How the Voice found its way into our lives

The Voice referendum has changed the country. After Saturday, whatever the outcome, things will be different, with consequences for all political parties.

A Yes win puts the heat on the government to devise a functional outcome and legislate it into existence. Blame for a No outcome will fall on both PM Anthony Albanese for instigating the referendum and Opposition leader Peter Dutton for spurning the wishes of the 2017 Uluru convention. No-one will come out of it unaffected.

How did we get to this fractious, anxious moment in our history?

Reconciliation with First Nations people has been raised and then ignored, repeatedly, at least since the Bringing them Home report in 1997. Prime minister John Howard did nothing. Kevin Rudd apologised (tick) but neither he nor Julia Gillard secured any sort of resolution. Nor did their successor Tony Abbott who, as you read this, is out on the hustings arguing for an “integrated Australia”.

All the while Indigenous people worked with politicians and lawyers to thrash out something of lasting value, to them and all Australians. Years of painstaking regional dialogues culminated in 250 delegates descending on Uluru for the “First Nations National Constitutional Convention” in May 2017.

That convention agreed on a two-step reconciliation process, embedded in the “Statement from the Heart”. The first was “a First Nations Voice enshrined in the Constitution”, which delegates knew would require a referendum. The second was for a Makarrata Commission (the name is from Arnhem Land) to supervise a process of agreement-making and truth-telling between governments and Indigenous peoples.

The Uluru Statement sought “a fair and truthful relationship with the people of Australia and a better future for our children”, ending with an invitation to all Australians “to walk with us in a movement of the Australian people for a better future.”

None of that was good enough for Malcolm Turnbull’s Coalition, which rejected the Uluru Voice proposal, saying it would be a new national representative body open to some Australians only. (The same could be said of the Liberals’ own federal council.) A 2018 parliamentary committee tried to refocus on earlier ideas, but found that Uluru had rendered them obsolete.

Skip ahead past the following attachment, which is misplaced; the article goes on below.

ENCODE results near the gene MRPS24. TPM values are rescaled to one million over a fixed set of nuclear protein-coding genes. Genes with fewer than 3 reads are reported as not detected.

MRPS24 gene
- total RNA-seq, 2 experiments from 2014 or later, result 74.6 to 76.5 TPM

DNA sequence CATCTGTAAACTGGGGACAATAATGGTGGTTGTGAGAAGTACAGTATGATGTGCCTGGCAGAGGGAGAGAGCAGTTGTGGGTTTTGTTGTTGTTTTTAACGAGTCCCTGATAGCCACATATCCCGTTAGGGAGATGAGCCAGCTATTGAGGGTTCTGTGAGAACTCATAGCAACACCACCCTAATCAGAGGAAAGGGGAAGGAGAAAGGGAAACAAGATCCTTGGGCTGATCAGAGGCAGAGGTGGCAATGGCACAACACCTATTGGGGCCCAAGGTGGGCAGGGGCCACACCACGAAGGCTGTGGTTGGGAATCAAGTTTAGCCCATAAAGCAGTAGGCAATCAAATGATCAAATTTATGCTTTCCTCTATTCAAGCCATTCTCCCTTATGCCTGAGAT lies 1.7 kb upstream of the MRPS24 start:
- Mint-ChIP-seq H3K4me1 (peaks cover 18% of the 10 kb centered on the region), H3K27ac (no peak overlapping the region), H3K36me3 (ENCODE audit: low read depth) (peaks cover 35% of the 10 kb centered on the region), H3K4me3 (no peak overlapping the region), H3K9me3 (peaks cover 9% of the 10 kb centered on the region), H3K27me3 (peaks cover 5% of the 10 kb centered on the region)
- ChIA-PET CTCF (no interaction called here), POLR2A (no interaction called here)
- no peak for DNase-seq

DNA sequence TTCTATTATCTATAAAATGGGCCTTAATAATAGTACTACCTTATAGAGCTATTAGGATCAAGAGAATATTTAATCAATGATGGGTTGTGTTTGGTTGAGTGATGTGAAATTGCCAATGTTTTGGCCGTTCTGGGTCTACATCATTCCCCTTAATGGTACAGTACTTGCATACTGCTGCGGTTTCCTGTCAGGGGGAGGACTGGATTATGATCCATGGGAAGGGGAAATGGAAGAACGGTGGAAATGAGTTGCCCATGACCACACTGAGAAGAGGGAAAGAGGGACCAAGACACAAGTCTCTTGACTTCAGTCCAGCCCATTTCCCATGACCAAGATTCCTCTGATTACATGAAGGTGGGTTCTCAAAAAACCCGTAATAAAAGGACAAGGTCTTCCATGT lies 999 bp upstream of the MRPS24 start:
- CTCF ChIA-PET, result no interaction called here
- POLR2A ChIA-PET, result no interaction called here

In 2021 recommendations for national and sub-national voices, put to the Morrison Cabinet by Indigenous minister Ken Wyatt, went nowhere. Meanwhile Albanese promised from Opposition to bring the Voice and Makarrata proposals to fruition, a pledge he repeated in his 2022 victory speech. 

In January Dutton wrote to the PM to say he was “committed to being constructive on the issue of conciliation”, while accusing Albanese of “playing clever and tricky political games”. He added a long list of questions on details that can only be resolved in the post-referendum legislative process. That will involve the whole parliament including the Coalition.

Albanese responded by asking Dutton to put practical suggestions on the wording of the referendum question, emphasising the “extraordinary opportunity” presented by the Voice proposal. About the same time a delegation of Indigenous leaders met with the Opposition leader to discuss the Voice’s value to Australia.

To no avail. Peter Dutton’s shadow No campaign went public in April when the Liberals followed the Nationals in formally opposing the Voice. Whereupon Julian Leeser, the Coalition’s Indigenous affairs shadow minister and a supporter of the Voice, resigned. He was replaced by Jacinta Nampininpa Price.

Price’s mother, Bess Nungarriyi Price, was born into a Northern Territory Aboriginal community, in desert country northwest of Alice Springs. A survivor of domestic violence in her remote community, Bess Price became a conservative politician and a strong supporter of John Howard’s contentious intervention in 2007.

The Voice campaign has odd bedfellows. Some Indigenous activists like Lidia Thorpe and Michael Mansell say No alongside conservatives including Price, while both of Price’s Coalition predecessors in the Indigenous portfolio, Leeser and Wyatt (who is himself Indigenous), are campaigning for Yes with the Greens and Labor. 

Last week Voice supporter Frank Brennan attacked Albanese for “playing roulette with the nation’s soul” by bringing on the referendum: “I don’t know a single Aboriginal person who says they’d want to go through this again.” 

The debate is causing distress to vulnerable people, but Albanese has a point when he asks, if not now, when? Sooner or later, this experience had to happen, and whatever turns up on Saturday, life will go on. If the answer is no, that won’t be the last word.

But denial is an aimless, empty place. Saying Yes holds promise, which is why, whatever happens on Saturday, with my other half’s agreement I will leave in place the sign above the front fence.

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